Relationship Rescue for Wives and Girlfriends of Internet Pornography Addicts

Pornography Addiction - Enforcing Boundaries - Part 3





 
 
Say What You Mean and Mean What You Say

You've created boundaries and have properly communicated them.  Now you can kick back and 
watch the long-awaited transformation happen, right?  Wrong. It is not enough to set boundaries - 
you need to do whatever is necessary to enforce them.  It takes a lot of courage to face this 
addiction head on. Now you have to walk the talk.  Some women may face their partners testing 
their boundaries, or outright defiantly ignoring them.

The key phrases at this stage are "If you, I will".  Example: If you surf for porn online, I will make an 
appointment for us to see a counselor/minister.  If you don't attend support groups, I will pack up 
and head over to my mother's home for a week.  If you continue to surf for porn daily without 
making an effort to control the compulsion, I will file for separation and start interviewing divorce 
lawyers. It is important to be as specific as possible with descriptions of the undesirable behaviors 
and descriptions of the actions you are ready to take.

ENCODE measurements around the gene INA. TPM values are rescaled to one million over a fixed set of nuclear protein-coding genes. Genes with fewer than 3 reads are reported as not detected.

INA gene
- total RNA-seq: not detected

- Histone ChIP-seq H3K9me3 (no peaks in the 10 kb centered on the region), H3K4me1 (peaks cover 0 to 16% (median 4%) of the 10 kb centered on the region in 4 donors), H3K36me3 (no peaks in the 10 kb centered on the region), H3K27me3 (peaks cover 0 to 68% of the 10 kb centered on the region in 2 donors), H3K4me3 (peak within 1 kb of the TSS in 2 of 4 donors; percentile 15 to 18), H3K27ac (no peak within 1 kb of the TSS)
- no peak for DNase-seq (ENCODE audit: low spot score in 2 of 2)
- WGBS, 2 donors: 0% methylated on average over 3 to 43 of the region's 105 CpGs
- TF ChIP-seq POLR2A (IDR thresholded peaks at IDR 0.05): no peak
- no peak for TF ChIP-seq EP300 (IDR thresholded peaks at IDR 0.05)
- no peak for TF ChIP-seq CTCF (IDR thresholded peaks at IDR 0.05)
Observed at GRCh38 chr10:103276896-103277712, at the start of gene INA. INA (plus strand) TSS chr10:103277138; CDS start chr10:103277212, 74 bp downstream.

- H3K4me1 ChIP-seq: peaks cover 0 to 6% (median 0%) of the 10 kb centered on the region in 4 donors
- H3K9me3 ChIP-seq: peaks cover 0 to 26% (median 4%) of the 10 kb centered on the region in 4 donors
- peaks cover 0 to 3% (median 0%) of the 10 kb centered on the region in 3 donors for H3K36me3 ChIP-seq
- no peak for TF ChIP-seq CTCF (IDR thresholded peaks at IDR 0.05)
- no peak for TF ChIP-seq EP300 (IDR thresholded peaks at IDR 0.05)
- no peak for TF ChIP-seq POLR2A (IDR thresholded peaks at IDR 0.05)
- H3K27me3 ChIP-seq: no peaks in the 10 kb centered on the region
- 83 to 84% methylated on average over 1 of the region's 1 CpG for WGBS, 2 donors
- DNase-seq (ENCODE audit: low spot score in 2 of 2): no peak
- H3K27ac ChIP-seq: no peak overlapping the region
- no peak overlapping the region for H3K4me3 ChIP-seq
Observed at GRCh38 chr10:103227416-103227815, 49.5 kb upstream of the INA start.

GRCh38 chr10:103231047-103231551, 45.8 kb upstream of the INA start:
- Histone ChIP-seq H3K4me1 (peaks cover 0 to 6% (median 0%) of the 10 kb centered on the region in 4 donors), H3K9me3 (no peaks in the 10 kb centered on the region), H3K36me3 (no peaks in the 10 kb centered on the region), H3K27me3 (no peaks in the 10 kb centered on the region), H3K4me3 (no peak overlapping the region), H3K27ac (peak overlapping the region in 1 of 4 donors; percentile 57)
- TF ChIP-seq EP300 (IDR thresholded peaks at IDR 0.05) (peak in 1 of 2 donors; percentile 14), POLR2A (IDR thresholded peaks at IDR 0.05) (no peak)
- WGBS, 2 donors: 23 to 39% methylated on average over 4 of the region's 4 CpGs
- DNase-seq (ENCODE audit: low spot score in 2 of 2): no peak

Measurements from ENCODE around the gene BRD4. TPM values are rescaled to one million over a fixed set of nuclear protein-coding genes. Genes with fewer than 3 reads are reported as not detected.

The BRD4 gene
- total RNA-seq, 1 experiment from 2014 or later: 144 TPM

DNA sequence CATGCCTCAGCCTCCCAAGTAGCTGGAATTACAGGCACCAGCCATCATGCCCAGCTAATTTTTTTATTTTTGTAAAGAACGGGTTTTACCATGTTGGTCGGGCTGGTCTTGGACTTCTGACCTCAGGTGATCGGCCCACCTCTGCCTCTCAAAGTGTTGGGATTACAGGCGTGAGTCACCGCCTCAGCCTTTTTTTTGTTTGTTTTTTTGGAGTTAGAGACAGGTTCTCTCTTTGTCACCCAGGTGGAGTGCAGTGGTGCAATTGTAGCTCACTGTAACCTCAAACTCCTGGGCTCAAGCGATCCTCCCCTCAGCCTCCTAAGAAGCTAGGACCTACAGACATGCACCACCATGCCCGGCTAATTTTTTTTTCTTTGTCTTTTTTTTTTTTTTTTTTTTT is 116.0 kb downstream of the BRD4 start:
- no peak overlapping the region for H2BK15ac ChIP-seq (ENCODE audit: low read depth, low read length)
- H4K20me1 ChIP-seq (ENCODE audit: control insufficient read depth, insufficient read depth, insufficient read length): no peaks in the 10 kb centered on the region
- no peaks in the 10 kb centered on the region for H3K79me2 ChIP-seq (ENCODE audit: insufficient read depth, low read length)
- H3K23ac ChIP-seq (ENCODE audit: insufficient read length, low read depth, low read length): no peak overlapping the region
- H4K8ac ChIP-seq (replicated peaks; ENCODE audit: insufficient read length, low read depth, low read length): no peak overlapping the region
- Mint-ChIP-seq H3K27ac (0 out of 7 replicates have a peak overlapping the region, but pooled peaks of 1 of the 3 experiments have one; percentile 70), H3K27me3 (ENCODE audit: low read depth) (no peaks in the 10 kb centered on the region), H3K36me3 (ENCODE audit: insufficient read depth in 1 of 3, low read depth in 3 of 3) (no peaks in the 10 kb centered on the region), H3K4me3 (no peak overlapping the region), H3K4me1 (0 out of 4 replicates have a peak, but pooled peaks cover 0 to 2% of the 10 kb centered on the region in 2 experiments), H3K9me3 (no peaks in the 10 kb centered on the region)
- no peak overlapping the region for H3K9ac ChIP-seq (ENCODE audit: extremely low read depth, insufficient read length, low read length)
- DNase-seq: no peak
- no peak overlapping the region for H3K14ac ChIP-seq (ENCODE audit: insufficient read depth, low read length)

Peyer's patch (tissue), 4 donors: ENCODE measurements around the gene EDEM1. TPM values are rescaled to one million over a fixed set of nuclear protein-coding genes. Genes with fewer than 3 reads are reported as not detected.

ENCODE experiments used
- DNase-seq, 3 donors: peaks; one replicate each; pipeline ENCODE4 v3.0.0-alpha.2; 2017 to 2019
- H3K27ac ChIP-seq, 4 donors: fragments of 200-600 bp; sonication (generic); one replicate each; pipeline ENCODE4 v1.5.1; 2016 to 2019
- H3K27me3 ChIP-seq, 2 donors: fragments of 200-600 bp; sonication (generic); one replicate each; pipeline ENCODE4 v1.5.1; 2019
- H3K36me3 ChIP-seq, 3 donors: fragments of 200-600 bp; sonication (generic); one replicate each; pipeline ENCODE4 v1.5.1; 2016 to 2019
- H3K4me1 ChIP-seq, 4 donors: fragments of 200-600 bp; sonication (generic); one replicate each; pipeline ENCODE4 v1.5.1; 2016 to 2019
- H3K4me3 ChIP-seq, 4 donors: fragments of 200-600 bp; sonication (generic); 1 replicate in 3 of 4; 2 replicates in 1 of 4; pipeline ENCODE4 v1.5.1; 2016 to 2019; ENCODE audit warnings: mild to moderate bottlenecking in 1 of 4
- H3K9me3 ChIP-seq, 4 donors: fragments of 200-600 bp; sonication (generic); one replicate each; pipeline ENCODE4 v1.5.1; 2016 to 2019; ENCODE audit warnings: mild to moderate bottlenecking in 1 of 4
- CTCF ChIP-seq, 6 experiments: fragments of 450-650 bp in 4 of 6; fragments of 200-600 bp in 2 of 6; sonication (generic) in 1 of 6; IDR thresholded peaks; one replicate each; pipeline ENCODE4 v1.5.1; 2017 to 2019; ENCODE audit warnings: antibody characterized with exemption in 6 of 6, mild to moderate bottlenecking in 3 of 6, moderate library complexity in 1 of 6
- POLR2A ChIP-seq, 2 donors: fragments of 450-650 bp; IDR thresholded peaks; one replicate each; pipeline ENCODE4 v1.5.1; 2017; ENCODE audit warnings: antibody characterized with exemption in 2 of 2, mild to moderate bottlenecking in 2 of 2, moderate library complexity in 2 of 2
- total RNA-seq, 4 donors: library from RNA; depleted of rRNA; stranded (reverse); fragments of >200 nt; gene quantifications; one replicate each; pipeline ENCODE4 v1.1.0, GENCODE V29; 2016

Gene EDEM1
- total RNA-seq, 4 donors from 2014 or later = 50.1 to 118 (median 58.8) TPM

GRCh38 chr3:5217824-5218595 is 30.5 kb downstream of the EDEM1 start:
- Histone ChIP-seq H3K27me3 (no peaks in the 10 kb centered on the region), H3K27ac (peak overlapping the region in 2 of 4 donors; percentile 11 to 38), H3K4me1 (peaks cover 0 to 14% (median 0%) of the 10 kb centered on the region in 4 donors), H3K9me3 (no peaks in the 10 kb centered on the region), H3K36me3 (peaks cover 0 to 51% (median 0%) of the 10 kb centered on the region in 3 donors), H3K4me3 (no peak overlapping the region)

PAH cannot stress enough the importance of setting only those consequences that you are ready to 
act on.  If you are not ready to leave the relationship, then do not threaten that you will.  Say that 
you will consider all of your options including leaving.  If you set boundaries and do not enforce 
them, it just gives him reason to believe you are 
The Boy Who Cried Wolf and he may regress to his 
old patterns.


The last and final stage is negotiation. Boundaries are relationships. You cannot simply draw a line in the sand 
and expect things to fall in place for you. Example: If you don't attend support groups, I will pack up and head over to my mother's home for a week. You may want your husband to join support groups. He may feel this is not the best choice for him and can negotiate to see a counselor for individual therapy instead. The point of this exercise is to rescue your relationship and for your husband to make better choices. As long as he is making progress and is being open and honest with you, it shouldn't matter to you what path he is choosing to heal. This is not a time to play gestapo.

Setting a boundary should not be about controlling the other person.  You may want them to change, but they 
have to make the internal transformation happen themselves. What can you control?  Defining yourself and 
what is acceptable to you through setting and communicating boundaries in an effective manner. By doing 
so, you can take responsibility for your self and your life.



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